India, Pak Broadly Discuss Some Territorial Concessions On Kashmir: Shaharyar Khan

India, Pak Broadly Discuss Some Territorial Concessions On Kashmir: Shaharyar Khan

6 January 2014
India Today
Javed Ansari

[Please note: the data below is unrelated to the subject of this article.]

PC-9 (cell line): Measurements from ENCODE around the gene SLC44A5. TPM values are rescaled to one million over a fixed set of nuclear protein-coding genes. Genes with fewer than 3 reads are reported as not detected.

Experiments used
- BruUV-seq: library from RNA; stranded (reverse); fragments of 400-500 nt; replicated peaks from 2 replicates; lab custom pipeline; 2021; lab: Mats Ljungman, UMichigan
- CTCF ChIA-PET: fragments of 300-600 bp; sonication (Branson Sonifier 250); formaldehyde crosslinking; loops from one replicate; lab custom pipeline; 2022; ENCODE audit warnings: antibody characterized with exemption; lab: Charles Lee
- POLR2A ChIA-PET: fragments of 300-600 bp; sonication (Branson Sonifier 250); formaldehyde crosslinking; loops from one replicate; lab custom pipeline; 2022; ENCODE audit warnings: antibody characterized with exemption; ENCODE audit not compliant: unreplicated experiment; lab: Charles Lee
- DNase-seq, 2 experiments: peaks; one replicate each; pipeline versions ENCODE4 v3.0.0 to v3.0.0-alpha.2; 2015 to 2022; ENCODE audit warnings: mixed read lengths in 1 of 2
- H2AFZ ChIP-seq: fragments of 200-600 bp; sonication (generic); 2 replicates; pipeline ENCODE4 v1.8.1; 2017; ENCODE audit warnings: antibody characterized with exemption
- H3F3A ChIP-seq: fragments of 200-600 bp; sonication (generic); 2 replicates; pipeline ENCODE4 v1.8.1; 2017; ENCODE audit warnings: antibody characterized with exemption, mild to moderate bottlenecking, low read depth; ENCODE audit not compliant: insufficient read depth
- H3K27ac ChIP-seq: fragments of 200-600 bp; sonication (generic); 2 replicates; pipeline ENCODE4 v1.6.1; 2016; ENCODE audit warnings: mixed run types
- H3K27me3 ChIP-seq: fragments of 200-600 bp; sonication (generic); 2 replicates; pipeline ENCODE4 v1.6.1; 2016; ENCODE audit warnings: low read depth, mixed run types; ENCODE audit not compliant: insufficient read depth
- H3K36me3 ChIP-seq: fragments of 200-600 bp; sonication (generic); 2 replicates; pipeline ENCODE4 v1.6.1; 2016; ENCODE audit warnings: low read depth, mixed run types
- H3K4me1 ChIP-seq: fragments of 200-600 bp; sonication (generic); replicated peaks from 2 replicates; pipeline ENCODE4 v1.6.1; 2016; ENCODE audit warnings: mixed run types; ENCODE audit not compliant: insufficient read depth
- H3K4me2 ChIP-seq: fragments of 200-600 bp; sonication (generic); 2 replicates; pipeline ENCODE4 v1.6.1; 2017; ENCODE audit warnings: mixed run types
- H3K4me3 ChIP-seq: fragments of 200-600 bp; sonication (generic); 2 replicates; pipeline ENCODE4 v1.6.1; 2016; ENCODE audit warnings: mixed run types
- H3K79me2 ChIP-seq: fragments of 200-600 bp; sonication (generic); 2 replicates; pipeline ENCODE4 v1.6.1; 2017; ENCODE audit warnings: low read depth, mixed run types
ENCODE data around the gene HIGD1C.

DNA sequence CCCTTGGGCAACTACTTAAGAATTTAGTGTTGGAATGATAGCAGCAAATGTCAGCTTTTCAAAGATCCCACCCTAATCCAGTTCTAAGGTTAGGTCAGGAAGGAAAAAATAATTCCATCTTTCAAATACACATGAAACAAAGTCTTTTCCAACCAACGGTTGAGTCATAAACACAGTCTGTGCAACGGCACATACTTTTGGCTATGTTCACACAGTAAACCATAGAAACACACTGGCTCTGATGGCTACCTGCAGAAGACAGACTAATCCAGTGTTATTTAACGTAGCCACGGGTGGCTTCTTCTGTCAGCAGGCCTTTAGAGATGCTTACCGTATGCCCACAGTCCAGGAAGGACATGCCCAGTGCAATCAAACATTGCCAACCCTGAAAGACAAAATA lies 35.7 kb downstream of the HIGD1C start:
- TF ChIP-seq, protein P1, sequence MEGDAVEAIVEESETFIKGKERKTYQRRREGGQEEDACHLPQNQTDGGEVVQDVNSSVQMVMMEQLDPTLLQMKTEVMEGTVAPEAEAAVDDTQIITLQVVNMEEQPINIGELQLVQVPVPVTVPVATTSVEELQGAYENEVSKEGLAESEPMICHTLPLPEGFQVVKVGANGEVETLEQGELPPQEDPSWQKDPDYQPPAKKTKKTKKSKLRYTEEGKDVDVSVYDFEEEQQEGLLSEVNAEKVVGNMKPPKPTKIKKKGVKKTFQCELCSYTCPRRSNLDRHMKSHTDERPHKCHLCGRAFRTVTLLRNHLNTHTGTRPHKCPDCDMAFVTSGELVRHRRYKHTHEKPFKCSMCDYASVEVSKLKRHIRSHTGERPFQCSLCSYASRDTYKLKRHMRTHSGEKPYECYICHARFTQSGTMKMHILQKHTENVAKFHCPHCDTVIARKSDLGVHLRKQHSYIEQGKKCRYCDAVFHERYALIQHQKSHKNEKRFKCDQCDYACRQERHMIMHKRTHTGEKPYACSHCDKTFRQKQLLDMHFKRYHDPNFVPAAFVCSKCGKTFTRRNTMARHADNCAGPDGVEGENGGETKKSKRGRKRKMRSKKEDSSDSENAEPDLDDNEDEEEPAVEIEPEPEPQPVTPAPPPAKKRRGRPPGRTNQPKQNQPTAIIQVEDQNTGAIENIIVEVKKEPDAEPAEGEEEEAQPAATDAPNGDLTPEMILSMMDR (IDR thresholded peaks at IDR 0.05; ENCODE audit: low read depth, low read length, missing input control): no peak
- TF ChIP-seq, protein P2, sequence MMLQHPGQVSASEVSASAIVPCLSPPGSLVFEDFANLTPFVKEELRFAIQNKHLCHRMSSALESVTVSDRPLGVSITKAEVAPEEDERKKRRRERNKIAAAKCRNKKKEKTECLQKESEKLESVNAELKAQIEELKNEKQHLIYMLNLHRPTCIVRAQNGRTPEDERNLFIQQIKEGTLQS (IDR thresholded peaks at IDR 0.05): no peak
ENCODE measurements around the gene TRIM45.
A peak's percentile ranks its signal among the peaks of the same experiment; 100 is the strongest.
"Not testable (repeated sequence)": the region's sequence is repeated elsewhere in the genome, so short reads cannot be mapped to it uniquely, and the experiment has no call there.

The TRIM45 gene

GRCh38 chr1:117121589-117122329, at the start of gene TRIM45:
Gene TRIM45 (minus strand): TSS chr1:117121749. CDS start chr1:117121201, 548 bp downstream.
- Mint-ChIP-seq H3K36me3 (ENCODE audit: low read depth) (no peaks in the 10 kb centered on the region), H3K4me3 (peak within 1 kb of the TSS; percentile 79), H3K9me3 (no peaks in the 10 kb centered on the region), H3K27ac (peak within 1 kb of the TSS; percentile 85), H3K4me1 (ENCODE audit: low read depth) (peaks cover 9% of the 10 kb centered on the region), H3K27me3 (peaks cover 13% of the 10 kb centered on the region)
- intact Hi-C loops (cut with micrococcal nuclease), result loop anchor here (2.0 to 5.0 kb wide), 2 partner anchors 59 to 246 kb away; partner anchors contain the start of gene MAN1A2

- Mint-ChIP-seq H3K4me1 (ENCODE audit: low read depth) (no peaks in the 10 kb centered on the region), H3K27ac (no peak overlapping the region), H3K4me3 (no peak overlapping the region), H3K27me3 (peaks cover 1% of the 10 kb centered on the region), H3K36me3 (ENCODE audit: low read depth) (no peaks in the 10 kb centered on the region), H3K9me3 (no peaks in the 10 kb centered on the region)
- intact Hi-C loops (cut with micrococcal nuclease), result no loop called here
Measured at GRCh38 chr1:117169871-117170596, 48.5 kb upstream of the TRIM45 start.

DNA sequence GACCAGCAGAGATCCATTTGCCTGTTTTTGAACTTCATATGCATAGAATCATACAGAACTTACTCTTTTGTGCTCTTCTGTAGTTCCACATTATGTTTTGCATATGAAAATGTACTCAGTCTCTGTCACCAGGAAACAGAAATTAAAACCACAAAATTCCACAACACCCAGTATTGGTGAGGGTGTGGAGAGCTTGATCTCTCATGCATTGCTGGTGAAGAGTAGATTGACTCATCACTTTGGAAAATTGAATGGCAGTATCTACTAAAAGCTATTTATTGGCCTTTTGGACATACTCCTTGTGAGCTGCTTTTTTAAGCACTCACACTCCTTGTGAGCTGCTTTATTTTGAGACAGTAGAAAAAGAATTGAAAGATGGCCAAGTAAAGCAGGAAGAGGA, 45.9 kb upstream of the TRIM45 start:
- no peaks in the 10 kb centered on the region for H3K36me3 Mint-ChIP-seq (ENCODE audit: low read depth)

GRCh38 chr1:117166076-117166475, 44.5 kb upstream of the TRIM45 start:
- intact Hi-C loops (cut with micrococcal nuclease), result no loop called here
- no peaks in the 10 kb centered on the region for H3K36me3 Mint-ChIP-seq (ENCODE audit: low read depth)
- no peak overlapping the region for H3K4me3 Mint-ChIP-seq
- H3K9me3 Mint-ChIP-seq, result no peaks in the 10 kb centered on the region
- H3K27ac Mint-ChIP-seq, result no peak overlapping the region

New Delhi: A day after Arun Jaitley, the Leader of Opposition in the Rajya Sabha, challenged Prime Minister Manmohan Singh to make public the contents of the deal that India and Pakistan came close to inking on the Kashmir issue, Headlines Today can reveal the broad contours of the agreement. According to Shaharyar Khan, special envoy appointed by Nawaz Sharif to improve relations with India, the issue was close to a resolution on two occasions, once during Atal Bihari Vajpayee's time and later during the Manmohan Singh's government. However, it was only during the discussion between Atal Bihari Vajpayee and General Musharraf, who was then president of Pakistan, that question of territorial concessions came up. 'It did entail a barter of territory by both sides. It was known as the Chenab formula. According to it, Chenab would have been considered the border dividing the two countries. Srinagar would have remained with India, a small part of the territory West of Chenab would have come to us and similarly some of the territory with us would have gone to India, however it never came to fruitarians and nobody is now willing to acknowledge it,' says Shaharyar Khan. In an exclusive interview to Headlines Today, Khan said that India still has concerns on the issue, and we want to address and act on this. 'I am not in a position to put a time frame to it, but it should happen soon,' he said. He is hopeful of the issue being resolved in the future. 'From what I've read in the media, it entailed four broad parameters. In Kashmir loose borders, a joint mechanism comprising of both sides would look after things, demilitarisation and of course, local trade,' he said. Khan is on a private visit to India in connection with the launch of his latest book 'The Cauldron of Cricket', also revealed that stage was being prepared for India and Pakistan to resume cricket ties. 'We are perfectly willing to play in India, and the only window available is in September-October. Our board president has been in touch with his Indian counterpart, and if all goes well we will play each other soon,' he said. Khan revealed that his country had toyed with the idea of playing India in South Africa, and England. 'But the economics don't work hence we are perfectly happy to come here and play a full five-match series soon,' said Khan. Significantly, the Pakistan Prime Minister's special envoy also held out the promise of some action against those responsible for the terror attacks in Mumbai. 'I can assure India that there will be movement on its concerns on Mumbai (terror attacks), (26-11 accused Hafiz) Saeed, etc. You'll see it will happen soon,' he said.